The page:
On the 100th year of the dissolution of the Ottoman Empire on November 1, 1922, Greek scholar Georgios Giannakopoulos looks at five things you need to know about the empire.
By Georgios Giannakopoulos
For centuries, empires were the dominant form of political organization. In the West, there is some degree of familiarity with the British, French, and German empires as well as the empires of Spain and Portugal. Of course, there are also those of the Romans and Greeks. However, one empire that sometimes gets forgotten—outside Turkey—is the Ottoman Empire.
On the one hundredth anniversary of its end on November 1 1922, we look at five things you need to know about it.
1. What was the size of the Ottoman Empire, and how long did it last?
The Ottoman empire lasted almost six hundred years from the early 1300s until the aftermath of World War I. The word Ottoman derives from the Arabic version of Osman, the name of its first ruler. The empire had a humble beginning as a provincial principality in Anatolia, which is now part of Turkey.
What transformed it into a rising and sizeable force in world politics was the gradual expansion into the lands of the declining Byzantine Empire. This process came to a conclusion in 1453 with the conquest of Constantinople, the capital of the Byzantine Empire.
Constantinople was renamed Istanbul, and it became the seat of a new rising empire. In the 15th century, the city became a vibrant center of trade and architectural innovation. A period of steady expansion followed, and the empire extended over parts of the Middle East along the Red Sea, Northern Africa, the Balkans, and Eastern Europe and up to the walls of the city of Vienna.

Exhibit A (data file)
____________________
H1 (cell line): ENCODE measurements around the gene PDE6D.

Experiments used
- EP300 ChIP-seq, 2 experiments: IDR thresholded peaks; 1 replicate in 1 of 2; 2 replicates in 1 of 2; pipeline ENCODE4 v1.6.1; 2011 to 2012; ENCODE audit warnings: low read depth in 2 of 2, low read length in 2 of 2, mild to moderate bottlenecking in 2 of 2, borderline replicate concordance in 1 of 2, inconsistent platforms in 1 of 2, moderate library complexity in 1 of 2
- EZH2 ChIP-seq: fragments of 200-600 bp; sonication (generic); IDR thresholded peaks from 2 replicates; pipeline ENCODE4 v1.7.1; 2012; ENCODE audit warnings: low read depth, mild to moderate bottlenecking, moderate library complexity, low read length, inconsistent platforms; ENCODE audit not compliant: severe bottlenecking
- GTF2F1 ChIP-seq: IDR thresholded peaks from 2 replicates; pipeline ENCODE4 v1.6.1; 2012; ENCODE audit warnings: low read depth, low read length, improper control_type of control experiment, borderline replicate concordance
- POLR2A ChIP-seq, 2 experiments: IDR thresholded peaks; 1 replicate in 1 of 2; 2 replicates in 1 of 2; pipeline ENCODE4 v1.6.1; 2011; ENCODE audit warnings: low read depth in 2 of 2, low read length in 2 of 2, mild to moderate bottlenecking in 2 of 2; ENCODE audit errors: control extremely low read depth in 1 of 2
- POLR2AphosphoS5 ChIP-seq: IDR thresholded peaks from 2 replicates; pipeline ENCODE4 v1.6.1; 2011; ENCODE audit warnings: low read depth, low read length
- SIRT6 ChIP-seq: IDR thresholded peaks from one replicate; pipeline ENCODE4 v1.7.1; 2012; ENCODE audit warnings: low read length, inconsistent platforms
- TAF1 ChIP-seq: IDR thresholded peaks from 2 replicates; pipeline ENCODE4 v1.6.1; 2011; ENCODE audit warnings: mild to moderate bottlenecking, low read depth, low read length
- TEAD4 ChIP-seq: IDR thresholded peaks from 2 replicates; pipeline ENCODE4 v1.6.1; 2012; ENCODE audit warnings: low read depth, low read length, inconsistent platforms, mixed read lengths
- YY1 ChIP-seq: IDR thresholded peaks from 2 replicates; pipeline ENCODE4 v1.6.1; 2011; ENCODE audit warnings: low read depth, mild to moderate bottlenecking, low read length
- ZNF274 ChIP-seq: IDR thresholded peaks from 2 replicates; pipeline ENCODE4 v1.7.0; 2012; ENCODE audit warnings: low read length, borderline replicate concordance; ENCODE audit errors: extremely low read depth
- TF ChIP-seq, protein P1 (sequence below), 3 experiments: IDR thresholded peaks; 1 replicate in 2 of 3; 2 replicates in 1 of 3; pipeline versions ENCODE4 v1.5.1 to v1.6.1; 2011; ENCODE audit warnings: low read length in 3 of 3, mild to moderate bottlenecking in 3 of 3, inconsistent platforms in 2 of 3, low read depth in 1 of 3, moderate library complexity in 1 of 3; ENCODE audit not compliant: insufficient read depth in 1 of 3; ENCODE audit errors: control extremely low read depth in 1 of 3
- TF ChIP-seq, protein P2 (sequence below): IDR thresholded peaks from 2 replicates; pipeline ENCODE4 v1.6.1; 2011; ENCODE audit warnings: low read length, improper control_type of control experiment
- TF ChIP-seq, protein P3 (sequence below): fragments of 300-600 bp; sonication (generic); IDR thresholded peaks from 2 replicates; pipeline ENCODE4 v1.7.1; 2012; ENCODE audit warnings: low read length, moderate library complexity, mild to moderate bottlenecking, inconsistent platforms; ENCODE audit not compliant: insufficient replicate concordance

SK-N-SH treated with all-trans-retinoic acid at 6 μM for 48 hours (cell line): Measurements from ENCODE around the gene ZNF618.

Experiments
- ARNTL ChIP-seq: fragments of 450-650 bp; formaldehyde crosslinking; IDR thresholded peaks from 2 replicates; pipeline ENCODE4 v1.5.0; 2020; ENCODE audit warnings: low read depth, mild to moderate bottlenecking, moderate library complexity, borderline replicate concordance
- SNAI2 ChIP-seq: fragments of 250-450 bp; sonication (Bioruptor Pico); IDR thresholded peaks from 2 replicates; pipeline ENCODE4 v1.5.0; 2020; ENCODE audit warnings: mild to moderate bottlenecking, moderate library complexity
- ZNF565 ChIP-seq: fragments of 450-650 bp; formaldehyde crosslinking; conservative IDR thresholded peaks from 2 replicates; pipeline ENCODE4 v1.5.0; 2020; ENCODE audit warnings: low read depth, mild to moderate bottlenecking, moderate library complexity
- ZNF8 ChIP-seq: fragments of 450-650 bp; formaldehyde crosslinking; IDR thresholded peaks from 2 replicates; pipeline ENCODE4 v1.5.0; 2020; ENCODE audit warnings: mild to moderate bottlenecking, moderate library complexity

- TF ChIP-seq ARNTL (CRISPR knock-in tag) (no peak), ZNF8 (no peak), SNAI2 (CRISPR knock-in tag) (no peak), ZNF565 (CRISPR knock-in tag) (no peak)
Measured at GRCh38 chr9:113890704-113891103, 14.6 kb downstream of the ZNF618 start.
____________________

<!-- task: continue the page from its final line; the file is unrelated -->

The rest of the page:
2. How much power did it have?
The height of the empire’s power came in the 16th century with the rule of Süleyman the Magnificent, one of the empire’s longest-running sultans. A testament to the power of the empire is the fact that Süleyman acquired the nickname “magnificent” in the West. Within the Ottoman Empire, he was known as “the lawgiver.”
During his reign, the empire acquired a new legal code and underwent a period of cultural renaissance powered by a blend of Christian, Islamist, and Arabic elements. The empire also offered safe passage to Sephardic Jews fleeing persecution in the Iberian Peninsula (Spain and Portugal).
By the early 16th century, the Ottoman Empire had one of the largest Jewish communities in the word. Constantinople wasn’t officially renamed Istanbul until 1930, when it became a real blend of cultures, and, throughout the Renaissance, the Ottomans became the biggest trade partner of Western Europe.
3. What was its effect and relationship with Europe?
The walls of the city of Vienna marked the apex of the Ottoman Empire’s power and the beginnings of its slow and gradual demise. The empire became a subject of admiration in European courts. Its cultural life attracted the attention of Western European thinkers and artists. Its military organization and might captured the attention of theorists and politicians alike. The Ottomans became one of the key subjects of the 18th and 19th century aesthetic and scientific movement known as Orientalism.